Each year since moving to Missoula I've been picking up 1-2 new outdoor activities a year. In 2009 it was mountain biking and photography; 2010, skiing and trail running; 2011, climbing; and last year, fishing. All of these have come with their own trials and learning curves, but ultimately rewards. The best being a combining of them: riding to fish, learning to photograph skiing, packing a bicycle through the wilderness, etc.
This year my focus is turning to capturing video, and hopefully stories. It's something that I've been wanting to get into for years, but have never had the ambition to go all-in. The McCall video really wetted my appetite. It was the first trip in the last 5 years where I decided to take no stills, and I had a lot of fun with it. Accidentally smashing my s95 on bike path pilon just outside McCall turned out to be a blessing. As it forced me to get a new camera.
I'm approaching my video kit as I would any other backcountry sport. Weighing in price vs weight vs versatility vs durability. The 5n falls in the newer interchangeable lens 'mirrorless' camera category. It will shoot 1080p at 24 and 60fps, and is fairly capable at low light. So, why no DSLR? Well, they're heavier and more expensive. After seeing examples of what the NEX 5n was capable of. It was a no brainer for the $500 I paid. The next step up, in my eyes, is a full-sensor 5d mkIII, and that'll run me $3500 + lenses.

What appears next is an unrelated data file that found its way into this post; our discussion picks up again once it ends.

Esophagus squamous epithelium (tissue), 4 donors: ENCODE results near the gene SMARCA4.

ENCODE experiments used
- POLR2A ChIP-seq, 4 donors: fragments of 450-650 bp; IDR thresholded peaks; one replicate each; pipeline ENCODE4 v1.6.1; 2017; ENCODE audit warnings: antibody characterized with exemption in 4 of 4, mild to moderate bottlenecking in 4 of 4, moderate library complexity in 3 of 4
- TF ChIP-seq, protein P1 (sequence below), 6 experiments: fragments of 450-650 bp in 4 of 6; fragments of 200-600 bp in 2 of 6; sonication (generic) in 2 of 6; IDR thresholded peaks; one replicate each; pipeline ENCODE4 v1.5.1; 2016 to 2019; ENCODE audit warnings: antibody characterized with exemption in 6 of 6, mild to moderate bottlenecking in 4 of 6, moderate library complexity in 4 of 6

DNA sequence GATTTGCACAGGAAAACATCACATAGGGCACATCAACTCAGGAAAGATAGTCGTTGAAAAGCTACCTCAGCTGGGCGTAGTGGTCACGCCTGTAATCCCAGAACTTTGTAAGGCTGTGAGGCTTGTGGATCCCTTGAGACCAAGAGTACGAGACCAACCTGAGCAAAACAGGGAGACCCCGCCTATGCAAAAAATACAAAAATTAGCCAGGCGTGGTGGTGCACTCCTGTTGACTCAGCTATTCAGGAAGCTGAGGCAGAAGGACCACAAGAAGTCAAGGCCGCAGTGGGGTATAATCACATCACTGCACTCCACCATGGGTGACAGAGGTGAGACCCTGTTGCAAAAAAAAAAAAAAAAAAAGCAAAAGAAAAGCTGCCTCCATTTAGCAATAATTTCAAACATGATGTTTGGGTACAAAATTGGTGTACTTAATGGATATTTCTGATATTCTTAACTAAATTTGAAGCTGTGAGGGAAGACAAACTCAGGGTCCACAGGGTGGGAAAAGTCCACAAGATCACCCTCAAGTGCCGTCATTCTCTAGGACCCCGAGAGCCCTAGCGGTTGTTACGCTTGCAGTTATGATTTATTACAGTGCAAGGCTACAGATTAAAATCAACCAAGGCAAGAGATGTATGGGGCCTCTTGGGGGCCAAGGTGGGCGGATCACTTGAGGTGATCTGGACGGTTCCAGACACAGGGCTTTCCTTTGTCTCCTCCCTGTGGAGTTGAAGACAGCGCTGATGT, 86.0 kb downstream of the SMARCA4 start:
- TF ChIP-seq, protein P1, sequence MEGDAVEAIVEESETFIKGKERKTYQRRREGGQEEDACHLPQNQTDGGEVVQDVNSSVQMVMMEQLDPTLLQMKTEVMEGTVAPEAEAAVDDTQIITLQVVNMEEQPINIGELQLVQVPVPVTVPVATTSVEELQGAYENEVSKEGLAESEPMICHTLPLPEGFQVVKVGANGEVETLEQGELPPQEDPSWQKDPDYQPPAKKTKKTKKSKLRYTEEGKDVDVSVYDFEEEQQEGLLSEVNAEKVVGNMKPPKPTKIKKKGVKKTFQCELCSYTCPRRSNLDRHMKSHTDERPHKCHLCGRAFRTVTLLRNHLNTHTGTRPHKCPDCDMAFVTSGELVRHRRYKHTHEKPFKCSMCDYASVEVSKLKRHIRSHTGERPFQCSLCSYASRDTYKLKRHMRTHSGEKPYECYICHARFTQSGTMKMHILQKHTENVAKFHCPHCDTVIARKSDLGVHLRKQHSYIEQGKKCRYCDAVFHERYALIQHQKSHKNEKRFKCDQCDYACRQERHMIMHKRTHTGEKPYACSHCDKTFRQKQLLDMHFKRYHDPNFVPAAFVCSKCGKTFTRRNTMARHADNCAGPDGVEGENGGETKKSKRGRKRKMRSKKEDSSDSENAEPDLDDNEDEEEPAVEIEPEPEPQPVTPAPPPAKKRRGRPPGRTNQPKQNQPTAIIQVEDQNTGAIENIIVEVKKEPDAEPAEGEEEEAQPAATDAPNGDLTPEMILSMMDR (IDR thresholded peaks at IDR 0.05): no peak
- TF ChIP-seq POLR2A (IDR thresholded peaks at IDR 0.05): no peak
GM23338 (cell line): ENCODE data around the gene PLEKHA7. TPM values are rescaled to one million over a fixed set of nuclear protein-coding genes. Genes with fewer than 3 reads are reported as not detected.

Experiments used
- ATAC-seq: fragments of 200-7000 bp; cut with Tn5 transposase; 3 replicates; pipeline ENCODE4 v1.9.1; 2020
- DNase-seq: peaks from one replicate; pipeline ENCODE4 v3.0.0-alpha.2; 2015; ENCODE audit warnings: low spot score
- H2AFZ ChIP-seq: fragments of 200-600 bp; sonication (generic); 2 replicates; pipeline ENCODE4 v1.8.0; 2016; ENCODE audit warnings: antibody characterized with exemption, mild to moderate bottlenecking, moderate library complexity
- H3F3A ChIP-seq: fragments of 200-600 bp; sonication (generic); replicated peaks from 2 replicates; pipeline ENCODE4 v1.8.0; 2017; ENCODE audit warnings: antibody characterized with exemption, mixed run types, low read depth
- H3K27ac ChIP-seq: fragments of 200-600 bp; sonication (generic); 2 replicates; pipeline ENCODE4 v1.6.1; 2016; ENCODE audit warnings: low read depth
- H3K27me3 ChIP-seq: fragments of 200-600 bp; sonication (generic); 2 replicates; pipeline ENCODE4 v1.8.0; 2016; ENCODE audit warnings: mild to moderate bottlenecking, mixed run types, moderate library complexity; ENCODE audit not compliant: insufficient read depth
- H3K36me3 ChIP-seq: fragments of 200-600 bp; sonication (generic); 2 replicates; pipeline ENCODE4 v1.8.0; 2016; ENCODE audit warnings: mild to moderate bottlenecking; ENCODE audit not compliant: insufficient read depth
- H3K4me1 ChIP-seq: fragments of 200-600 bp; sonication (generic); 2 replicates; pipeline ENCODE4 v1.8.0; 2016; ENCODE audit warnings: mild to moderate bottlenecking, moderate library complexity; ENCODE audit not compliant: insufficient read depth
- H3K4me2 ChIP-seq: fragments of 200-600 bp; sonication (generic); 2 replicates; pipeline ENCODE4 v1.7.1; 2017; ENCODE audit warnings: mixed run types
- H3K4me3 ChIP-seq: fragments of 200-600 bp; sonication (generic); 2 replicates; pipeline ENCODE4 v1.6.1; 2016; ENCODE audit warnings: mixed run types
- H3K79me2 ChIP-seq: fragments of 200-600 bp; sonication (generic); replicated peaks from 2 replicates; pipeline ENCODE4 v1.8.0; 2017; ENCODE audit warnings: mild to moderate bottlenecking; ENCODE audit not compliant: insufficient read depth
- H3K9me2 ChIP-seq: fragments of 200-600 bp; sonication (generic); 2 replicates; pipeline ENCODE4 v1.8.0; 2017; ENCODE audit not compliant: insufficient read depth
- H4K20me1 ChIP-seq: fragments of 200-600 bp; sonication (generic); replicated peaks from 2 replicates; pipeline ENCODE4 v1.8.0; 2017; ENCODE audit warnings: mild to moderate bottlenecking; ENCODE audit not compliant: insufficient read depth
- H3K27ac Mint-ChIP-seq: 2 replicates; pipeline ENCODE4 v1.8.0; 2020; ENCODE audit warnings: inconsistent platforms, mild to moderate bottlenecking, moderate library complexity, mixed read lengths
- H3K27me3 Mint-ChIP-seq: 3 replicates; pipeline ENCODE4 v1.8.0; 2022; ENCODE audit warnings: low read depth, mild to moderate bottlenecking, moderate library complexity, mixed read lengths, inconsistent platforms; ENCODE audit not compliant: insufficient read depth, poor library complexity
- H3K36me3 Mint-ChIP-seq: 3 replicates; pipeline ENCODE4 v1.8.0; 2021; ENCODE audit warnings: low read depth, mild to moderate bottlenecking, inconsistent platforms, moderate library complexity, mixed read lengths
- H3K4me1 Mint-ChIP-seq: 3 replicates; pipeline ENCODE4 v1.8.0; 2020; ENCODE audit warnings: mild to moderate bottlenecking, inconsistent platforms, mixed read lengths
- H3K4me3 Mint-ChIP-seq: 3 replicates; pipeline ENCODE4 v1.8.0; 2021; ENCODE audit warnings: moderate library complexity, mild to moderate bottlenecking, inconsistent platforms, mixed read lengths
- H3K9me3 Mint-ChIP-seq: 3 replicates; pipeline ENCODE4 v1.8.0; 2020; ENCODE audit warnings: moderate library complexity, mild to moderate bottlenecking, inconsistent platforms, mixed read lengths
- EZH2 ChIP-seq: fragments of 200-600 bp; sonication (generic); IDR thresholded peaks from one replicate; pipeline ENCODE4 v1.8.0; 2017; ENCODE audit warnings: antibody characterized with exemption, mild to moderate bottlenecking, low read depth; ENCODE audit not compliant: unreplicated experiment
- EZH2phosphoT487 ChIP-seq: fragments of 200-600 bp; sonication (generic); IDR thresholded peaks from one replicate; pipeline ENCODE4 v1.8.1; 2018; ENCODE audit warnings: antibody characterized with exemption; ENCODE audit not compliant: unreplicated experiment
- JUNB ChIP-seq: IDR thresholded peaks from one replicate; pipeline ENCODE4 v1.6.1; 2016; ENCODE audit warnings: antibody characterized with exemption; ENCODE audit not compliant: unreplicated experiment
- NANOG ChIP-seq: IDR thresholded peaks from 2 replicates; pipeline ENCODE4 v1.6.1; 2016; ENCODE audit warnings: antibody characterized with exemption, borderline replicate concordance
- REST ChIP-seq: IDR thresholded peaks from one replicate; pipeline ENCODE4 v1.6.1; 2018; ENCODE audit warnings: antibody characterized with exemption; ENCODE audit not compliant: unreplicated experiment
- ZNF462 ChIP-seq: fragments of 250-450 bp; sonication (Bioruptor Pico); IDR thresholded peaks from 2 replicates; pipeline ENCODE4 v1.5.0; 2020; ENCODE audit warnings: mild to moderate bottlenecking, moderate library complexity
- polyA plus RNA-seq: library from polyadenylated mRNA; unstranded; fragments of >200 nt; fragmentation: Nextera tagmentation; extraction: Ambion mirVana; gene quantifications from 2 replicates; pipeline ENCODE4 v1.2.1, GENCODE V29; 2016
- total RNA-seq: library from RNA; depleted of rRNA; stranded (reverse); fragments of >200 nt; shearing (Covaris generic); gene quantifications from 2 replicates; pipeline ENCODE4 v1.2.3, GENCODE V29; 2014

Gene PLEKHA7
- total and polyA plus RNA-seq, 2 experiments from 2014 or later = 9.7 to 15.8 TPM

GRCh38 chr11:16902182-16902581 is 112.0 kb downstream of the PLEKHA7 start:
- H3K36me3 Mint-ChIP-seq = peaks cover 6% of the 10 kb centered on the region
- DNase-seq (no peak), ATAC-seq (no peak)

Now, I know a lot of people would focus on getting the best image quality first, and a 5d mkIII would certainly fit that bill, but my thinking has been to invest in the less glamorous stuff first. The one aspect of that McCall video that I am unhappy with is the camera shake. It makes the video almost unwatchable. To combat it, I've decided to carry 3 different stabilization options: a Glidecam 1000 hd, a Manfrotto 560b monopod (with a 561bhvd-1 head), and a teeny-tiny Ultrapod tripod, which will mostly be used to hold a Zoom H1 audio recorder. The whole kit, including a Osprey Kode 30, is coming in at a hair under 12lbs. Which, is not lightweight compared to my old s95, but it is compared to a professional kit.
The great thing about about the camera industry right now, is that it's not driven by lightweight equipment the way most outdoor sports are, and with the exception of carbon tripods, lighter equipment is less expensive.
|The gear list as of late April 2013|
I'll be posting more about my video kit when it's (more) finalized, but for now, I'm still experimenting what works and what dosen't, and I haven't even started to deal with recording audio or postproduction or timelapse or ND filters... It's all a huge learning curve, and one that's been enjoyable to try and pick apart. Well, when I'm not falling (watch the ending) on my ass.
On the playlist: Chiddy Bang - Mind Your Manners (monopods!)
On the playlist: Bonnie "Prince" Billy - I Am Goodbye
Inspiration: Ken Burns: On Story
Inspiration: Fly Fishing Filmmaking Tips